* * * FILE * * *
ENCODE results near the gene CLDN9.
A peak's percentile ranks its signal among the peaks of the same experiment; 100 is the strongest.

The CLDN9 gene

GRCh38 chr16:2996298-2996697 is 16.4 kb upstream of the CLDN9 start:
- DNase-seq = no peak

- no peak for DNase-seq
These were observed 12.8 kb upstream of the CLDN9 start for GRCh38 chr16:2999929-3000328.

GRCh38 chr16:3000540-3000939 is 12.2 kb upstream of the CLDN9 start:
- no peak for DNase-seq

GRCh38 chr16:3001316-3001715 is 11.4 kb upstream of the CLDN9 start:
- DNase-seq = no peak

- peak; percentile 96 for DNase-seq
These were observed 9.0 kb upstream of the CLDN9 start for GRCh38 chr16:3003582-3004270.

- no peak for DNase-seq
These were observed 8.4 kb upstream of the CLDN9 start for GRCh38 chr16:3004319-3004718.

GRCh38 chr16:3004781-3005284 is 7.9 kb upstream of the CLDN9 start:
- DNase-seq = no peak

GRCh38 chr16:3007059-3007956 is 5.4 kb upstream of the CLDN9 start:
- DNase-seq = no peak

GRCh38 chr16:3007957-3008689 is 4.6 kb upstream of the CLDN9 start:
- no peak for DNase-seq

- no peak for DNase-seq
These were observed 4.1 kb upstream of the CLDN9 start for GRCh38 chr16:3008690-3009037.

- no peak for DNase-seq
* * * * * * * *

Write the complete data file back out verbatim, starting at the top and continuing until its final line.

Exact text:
ENCODE results near the gene CLDN9.
A peak's percentile ranks its signal among the peaks of the same experiment; 100 is the strongest.

The CLDN9 gene

GRCh38 chr16:2996298-2996697 is 16.4 kb upstream of the CLDN9 start:
- DNase-seq = no peak

- no peak for DNase-seq
These were observed 12.8 kb upstream of the CLDN9 start for GRCh38 chr16:2999929-3000328.

GRCh38 chr16:3000540-3000939 is 12.2 kb upstream of the CLDN9 start:
- no peak for DNase-seq

GRCh38 chr16:3001316-3001715 is 11.4 kb upstream of the CLDN9 start:
- DNase-seq = no peak

- peak; percentile 96 for DNase-seq
These were observed 9.0 kb upstream of the CLDN9 start for GRCh38 chr16:3003582-3004270.

- no peak for DNase-seq
These were observed 8.4 kb upstream of the CLDN9 start for GRCh38 chr16:3004319-3004718.

GRCh38 chr16:3004781-3005284 is 7.9 kb upstream of the CLDN9 start:
- DNase-seq = no peak

GRCh38 chr16:3007059-3007956 is 5.4 kb upstream of the CLDN9 start:
- DNase-seq = no peak

GRCh38 chr16:3007957-3008689 is 4.6 kb upstream of the CLDN9 start:
- no peak for DNase-seq

- no peak for DNase-seq
These were observed 4.1 kb upstream of the CLDN9 start for GRCh38 chr16:3008690-3009037.

- no peak for DNase-seq